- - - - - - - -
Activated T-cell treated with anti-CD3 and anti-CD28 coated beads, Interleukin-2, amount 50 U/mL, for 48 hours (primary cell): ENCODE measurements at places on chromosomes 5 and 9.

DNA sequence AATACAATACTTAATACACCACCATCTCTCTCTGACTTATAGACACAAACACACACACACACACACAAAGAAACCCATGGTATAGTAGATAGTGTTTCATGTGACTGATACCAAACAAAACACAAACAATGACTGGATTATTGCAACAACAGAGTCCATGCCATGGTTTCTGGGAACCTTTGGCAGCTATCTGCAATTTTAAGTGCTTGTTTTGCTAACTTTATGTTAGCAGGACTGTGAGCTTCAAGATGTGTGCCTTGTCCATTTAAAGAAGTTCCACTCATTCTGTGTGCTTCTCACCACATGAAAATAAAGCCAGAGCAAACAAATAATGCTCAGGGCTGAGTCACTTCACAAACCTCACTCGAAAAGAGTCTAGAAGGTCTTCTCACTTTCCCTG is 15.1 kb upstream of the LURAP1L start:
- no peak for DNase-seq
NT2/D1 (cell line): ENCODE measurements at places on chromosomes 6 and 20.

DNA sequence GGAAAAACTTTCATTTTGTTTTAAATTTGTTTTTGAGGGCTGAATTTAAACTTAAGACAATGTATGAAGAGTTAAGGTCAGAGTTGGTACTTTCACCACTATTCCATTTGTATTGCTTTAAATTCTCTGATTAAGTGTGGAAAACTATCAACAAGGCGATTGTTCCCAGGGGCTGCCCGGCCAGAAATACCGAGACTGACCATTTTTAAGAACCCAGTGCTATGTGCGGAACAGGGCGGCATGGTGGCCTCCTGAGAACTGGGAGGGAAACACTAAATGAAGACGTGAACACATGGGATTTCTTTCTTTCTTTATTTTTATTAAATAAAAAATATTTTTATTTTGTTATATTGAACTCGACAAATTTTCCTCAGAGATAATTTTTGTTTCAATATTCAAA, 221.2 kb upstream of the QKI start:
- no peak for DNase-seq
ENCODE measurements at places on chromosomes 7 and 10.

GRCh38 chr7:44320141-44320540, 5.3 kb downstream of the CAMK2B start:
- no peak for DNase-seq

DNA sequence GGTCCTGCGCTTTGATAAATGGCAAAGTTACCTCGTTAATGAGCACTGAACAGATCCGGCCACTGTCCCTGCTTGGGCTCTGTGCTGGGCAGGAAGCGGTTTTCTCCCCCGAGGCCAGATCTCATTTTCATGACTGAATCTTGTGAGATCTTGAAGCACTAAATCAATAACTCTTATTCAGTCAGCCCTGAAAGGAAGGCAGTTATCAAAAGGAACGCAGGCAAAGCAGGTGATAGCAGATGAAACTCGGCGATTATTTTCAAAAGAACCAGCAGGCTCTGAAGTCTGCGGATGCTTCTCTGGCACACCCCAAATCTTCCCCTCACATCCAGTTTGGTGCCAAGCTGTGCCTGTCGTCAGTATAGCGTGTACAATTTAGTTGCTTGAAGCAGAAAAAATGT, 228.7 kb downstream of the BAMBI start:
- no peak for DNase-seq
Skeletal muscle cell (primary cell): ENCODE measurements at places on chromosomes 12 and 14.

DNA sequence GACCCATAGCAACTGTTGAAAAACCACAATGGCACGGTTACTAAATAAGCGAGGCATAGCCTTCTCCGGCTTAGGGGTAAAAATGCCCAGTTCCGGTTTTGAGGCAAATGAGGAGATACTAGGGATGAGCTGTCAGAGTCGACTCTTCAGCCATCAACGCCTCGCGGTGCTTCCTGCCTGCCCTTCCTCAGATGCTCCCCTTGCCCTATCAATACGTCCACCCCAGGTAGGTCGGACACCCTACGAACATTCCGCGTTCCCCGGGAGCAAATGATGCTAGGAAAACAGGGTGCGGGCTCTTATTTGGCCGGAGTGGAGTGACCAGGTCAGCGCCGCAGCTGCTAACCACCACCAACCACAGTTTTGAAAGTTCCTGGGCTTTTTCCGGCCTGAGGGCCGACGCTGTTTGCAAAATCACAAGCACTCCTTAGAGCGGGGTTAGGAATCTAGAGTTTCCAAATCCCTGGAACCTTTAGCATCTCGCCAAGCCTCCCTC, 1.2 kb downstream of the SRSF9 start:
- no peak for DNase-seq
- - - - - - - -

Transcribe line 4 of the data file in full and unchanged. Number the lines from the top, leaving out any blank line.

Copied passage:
NT2/D1 (cell line): ENCODE measurements at places on chromosomes 6 and 20.